First Marijuana Delivery Starts In Colorado, Just In Time
Six years after adult-use cannabis became legal, delivery is finally allowed in Colorado. It's only available in two cities, so far, with plans to expand in 2021.
Timing is everything in business. For one Colorado cannabis company, their timing has been just about perfect.
The Native Roots-owned dispensary in Boulder called The Dandelion is the first in the state to get a license that allows them to deliver marijuana to customers. Has there ever been a better time to offer that service, with stay-at-home order in place across the country?
While the awarding of the license had nothing to do with the COVID-19 outbreak, it just so happens that delivery service began at The Dandelion in late March. Coloradans have been under a stay-at-home order since March 26.
For now, the dispensary is the only one that can provide cannabis delivery services. The dispensary delivers to a relatively small town radius which includes Boulder and Superior, a community about seven miles south of Boulder.
In offering delivery, Colorado is joining with states such as California and Nevada, where one local dispensary is offering free delivery for orders of $65 or more to customers within 10 miles in response to the COVID-19 outbreak.
The Colorado program focuses on medical marijuana patients.
For medical marijuana patients, simply getting cannabis is difficult under the stay-at-home order. While cities in the state are allowing marijuana dispensaries to stay open, most require patients to come to the store for curbside pickup.
For Boulder residents, that has now changed. The Dandelion will deliver to anyone within the city limits. Customers can place their orders by calling or through an online ordering system. Deliveries are made Friday through Sunday.
The first three delivery orders are free, with a $5 fee for every order afterward. Other features of the program include:
- Customers must first sign up to be a medical patient at The Dandelion
- Customers must reside in Boulder or Superior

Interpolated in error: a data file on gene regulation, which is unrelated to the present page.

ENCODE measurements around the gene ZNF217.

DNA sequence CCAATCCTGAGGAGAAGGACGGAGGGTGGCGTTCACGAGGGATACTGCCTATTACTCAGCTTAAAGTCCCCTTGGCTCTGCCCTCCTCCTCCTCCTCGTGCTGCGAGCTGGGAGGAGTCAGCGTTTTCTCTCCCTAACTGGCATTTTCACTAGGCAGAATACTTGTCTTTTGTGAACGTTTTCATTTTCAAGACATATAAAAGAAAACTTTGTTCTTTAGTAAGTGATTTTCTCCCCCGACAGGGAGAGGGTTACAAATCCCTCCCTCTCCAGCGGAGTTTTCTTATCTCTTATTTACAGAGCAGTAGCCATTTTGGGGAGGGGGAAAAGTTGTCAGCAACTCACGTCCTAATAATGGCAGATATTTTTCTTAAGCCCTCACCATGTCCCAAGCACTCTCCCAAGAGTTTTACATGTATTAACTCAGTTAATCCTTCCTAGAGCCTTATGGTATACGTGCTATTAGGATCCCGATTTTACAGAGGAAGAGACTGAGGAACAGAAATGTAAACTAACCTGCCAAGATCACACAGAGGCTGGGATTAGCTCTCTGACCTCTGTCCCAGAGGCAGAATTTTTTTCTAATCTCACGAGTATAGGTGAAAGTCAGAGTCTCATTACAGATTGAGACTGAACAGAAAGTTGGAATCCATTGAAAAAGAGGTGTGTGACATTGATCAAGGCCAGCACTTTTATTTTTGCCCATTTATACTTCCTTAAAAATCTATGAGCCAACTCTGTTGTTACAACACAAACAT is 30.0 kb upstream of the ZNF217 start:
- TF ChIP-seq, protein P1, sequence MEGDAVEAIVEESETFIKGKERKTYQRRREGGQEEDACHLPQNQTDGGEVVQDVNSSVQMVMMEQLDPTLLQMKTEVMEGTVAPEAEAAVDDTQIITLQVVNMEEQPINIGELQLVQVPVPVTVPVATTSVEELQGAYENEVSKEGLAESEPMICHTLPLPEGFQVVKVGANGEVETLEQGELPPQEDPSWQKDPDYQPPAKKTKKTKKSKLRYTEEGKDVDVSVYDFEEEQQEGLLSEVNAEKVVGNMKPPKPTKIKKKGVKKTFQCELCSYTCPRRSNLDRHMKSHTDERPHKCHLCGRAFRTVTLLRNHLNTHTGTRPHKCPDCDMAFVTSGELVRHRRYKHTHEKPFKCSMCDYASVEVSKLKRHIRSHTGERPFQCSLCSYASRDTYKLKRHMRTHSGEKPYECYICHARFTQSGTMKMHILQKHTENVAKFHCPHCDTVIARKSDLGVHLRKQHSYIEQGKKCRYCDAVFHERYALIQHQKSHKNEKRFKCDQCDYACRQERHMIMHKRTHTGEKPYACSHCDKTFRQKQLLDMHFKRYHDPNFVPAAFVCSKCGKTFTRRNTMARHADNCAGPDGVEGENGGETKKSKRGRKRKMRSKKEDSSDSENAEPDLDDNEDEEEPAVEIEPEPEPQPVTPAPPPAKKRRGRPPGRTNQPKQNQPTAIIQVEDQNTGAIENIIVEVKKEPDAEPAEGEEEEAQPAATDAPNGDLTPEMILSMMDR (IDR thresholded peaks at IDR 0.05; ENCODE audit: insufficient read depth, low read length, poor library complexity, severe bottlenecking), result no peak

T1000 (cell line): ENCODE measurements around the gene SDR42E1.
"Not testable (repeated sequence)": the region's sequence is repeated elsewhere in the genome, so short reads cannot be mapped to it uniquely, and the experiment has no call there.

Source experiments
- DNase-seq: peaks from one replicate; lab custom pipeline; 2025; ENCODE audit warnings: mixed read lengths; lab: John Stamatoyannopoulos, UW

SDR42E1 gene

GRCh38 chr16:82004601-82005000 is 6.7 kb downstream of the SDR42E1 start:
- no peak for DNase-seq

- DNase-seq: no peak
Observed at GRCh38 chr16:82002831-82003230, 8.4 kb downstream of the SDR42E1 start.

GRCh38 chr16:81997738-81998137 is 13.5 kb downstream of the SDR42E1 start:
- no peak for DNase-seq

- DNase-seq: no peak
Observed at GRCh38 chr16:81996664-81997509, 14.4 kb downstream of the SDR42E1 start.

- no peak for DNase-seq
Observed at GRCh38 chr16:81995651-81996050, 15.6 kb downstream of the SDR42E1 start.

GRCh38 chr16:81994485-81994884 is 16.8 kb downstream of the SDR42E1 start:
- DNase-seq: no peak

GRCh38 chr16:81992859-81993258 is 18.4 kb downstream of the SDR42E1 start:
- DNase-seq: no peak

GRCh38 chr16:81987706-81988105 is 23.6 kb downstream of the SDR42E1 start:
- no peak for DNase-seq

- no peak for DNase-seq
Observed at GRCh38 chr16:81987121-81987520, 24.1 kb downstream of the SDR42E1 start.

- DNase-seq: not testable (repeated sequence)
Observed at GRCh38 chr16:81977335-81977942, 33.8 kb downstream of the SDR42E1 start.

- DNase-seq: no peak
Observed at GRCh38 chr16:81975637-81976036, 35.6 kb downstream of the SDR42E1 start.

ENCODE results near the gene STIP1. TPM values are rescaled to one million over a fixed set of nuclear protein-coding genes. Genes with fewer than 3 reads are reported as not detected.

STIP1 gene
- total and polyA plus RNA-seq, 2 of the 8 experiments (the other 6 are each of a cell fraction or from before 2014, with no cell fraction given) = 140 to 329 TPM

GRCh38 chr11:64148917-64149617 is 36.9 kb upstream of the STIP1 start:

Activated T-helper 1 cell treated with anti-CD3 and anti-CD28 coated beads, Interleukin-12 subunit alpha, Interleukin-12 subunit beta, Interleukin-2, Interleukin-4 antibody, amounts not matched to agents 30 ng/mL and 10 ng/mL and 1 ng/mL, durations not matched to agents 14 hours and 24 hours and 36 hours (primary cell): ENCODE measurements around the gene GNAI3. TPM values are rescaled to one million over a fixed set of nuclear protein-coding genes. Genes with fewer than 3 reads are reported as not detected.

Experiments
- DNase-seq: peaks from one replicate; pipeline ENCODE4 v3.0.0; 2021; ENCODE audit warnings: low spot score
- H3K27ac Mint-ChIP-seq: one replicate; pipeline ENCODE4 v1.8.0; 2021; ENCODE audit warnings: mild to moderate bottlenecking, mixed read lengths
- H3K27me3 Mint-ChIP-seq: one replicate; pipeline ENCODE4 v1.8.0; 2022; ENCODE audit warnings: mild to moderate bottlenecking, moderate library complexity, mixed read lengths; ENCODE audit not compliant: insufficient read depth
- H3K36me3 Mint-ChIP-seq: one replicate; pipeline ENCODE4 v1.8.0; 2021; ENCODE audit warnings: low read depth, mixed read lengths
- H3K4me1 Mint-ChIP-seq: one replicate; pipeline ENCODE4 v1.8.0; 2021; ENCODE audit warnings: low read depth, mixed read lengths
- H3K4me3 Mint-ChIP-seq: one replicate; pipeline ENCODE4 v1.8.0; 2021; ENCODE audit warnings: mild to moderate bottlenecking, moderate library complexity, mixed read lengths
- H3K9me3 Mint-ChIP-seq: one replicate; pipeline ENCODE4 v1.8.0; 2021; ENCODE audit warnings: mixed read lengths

- A $100 minimum order is required
- Deliveries typically arrive between 1 p.m. and 5 p.m.
- Multiple patients can order from the same address, but deliveries to that address will be limited to one per day
Deliveries for recreational cannabis users can begin in January 2021.
Due to the health crisis, some states have lifted delivery bans for medical marijuana. However, The Dandelion is currently the only Colorado dispensary offering deliveries. That could change as dispensary owners across the state have argued that COVID-19 and the statewide stay-at-home order have made the case for allowing more dispensaries to deliver.
Delivery options are growing as entrepreneurs seek to expand services.
The Dandelion’s operation offers insight into how an entrepreneur can approach handling cannabis deliveries. More dispensaries want the delivery option to expand their business and meet customer demand.
While the timing of the Colorado decision is perfect for residents of Boulder, delivery has been slow to materialize across the country because of government reluctance. It took the Colorado legislature over 6 years to enact delivery services, an option medical cannabis advocates in the state have pushed for since adult-use legalization in 2014. While Las Vegas embraces 24/7 delivery options, states such as Massachusetts have been slow to allow delivery, especially of recreational marijuana.
The debate over delivery in California illuminates many of the issues. Businesses want to meet customer demand. They also want to move into a part of the weed industry now dominated by black market operations.
However, law enforcement leaders have voiced concerns about potential criminal activity involving deliveries (including the potential risk for the drivers themselves). And in California, the League of Cities opposed delivery because it would allow customers in cities that banned marijuana sales to still purchase cannabis.
Still, new delivery laws will open up a business opportunity for cannabis entrepreneurs across the country.